Hedonism is the simplest theory of human nature. The nature of suffering and pain is to be avoided. The spirit of this view is captured in The Epic of Gilgamesh. The destiny of men is to make merry each day, dance and play. The Canadian rock band Trooper wrote a song called "We're here for a good time, Not a long time, So have a good time, The sun can't shine every day."
Hedonists wouldn't deny that life is full of voluntary suffering - we wake up in the middle of the night to feed the baby, take the 8.15 into the city and undergo painful medical procedures. The unpleasant acts are seen by the hedonist as the costs that must be paid to get better pleasures in the future. Challenging and difficult work is the ticket to survival and status; boring exercise and unpleasant diet are what you have to go through for a vibrant old age.
There is something right here. We possess drives for food, sex, status and much more, and that much of our suffering is chosen with these ends in mind.
Hedonism is an awful theory. My latest book, The Sweet Spot: Suffering, Pleasure, and the Key to a Good Life, makes the case for a different theory of what people want. I argue that we also want to live meaningful lives, and this involves willingly experiencing pain, anxiety, and struggle. We see value in suffering.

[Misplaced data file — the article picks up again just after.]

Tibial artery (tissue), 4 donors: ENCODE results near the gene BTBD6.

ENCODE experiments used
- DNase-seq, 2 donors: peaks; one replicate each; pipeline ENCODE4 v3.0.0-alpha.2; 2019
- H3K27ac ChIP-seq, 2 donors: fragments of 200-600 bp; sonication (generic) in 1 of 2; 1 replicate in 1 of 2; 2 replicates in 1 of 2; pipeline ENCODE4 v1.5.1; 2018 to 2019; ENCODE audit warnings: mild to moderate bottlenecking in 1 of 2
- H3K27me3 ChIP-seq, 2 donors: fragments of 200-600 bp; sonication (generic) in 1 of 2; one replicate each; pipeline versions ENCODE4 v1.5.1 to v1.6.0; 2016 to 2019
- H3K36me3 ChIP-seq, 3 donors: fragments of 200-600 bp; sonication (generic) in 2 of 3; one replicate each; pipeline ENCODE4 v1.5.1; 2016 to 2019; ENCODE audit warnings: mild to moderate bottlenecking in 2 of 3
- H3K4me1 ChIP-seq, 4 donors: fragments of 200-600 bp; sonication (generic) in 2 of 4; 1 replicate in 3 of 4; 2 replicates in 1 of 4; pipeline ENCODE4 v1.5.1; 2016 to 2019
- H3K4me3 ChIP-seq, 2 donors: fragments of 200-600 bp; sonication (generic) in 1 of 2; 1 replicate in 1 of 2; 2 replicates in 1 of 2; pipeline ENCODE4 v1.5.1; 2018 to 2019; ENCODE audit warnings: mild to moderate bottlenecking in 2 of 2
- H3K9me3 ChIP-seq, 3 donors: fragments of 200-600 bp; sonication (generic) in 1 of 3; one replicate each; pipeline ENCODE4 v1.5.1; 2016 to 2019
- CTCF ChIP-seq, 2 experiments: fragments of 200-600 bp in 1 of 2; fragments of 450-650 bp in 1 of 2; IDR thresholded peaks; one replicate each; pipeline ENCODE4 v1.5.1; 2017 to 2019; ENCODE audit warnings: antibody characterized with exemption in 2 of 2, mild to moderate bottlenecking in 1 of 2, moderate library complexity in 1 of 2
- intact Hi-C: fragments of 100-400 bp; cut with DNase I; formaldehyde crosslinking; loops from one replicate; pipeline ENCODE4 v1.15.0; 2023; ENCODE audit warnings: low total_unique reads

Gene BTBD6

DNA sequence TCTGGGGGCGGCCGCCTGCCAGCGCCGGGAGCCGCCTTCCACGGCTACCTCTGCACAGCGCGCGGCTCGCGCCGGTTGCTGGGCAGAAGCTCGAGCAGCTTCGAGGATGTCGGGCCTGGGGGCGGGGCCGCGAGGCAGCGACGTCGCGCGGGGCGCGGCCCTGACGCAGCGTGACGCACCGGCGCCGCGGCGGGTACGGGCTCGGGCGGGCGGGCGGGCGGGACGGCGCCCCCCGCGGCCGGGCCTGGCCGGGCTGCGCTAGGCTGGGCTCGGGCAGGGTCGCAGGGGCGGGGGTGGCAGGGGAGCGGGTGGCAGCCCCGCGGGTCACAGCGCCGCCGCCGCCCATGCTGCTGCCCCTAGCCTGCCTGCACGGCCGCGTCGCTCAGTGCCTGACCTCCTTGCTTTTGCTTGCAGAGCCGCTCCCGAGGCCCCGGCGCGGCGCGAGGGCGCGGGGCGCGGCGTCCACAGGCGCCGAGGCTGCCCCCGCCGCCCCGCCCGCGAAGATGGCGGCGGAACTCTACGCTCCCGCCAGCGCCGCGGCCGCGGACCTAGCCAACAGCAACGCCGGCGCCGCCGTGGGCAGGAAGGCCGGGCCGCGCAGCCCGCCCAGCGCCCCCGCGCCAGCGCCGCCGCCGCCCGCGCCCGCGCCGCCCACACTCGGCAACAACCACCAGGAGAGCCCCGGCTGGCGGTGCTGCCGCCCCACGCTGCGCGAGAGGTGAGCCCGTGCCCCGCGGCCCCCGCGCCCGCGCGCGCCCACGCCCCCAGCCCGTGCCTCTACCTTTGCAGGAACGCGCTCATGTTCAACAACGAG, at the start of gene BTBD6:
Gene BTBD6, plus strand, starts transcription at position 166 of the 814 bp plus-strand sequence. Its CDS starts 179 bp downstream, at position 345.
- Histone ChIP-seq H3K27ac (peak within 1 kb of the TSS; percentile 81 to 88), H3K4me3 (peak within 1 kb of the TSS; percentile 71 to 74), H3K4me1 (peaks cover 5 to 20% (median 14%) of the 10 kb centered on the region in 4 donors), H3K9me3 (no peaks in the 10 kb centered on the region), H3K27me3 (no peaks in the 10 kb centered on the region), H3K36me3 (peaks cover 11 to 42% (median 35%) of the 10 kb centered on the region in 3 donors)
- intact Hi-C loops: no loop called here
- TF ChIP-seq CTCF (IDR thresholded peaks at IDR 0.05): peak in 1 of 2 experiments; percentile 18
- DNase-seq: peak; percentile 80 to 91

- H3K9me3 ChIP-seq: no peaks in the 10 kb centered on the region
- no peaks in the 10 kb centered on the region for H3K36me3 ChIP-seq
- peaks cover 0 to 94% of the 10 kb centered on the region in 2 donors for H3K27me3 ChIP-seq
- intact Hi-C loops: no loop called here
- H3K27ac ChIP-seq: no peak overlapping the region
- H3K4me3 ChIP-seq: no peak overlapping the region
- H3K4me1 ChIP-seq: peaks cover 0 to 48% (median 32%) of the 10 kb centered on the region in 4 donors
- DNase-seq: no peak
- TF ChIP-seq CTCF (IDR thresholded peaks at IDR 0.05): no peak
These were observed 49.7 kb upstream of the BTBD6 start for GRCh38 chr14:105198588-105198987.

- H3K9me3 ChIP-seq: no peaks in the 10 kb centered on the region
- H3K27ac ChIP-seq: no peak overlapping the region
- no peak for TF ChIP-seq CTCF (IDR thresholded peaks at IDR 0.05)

People willingly climb mountains, run marathons, or get punched in the face in gym and dojos. Young men who choose to go to war are hoping to experience challenge, fear and struggle, to be christened by fire, to use the cliché phrase. Some of us choose to have children, and usually we have a sense of how hard it will be; maybe we even know of all the research showing that, moment by moment, the years with young children can be more stress than any other time of life.
We often choose to suffer. The first Matrix was designed to be a perfect human world, which was shown in the movie The Matrix, where Agent Smith tells Morpheus how the world they are experiencing is a simulation created by malevolent computers. Everyone would be happy there. It was a disaster. Entire crops were lost when no one would accept the programme. Some believed that we didn't have the programming language to describe our perfect world, but I believe that we do. The perfect world was a dream your primitive cerebrum kept trying to wake up from.
Pain and struggle are part of what we want.
Why would we choose to suffer? Hedonist would tell you that sometimes it is for the sake of tangible goals. Pain can help distract us from our fears. It is possible to serve social goals by choosing to suffer. Fear and sadness are unpleasant emotions that can provide moral satisfaction. In the right contexts, effort and struggle can lead to the joys of mastery and flow.
There is more. The economist gave an example of mountaineers. It seems that the pleasures here are not obvious, but rather that it seems to belenting misery from end to end. There is a constant craving for food, and diaries and journals by climbers talk about it. On a typical ascent, the vast majority of time is spent in mind-bogglingly boring activities, such as beingweathered out for many hours in a small smelly tent crammed in with other climbers. Climbers describe their experiences as lonely and alienating, spending days and weeks in bitter silence, with disagreements that don't get smoothed over. People do it, and then do it again and again, getting some satisfaction that doesn't diminish in any way.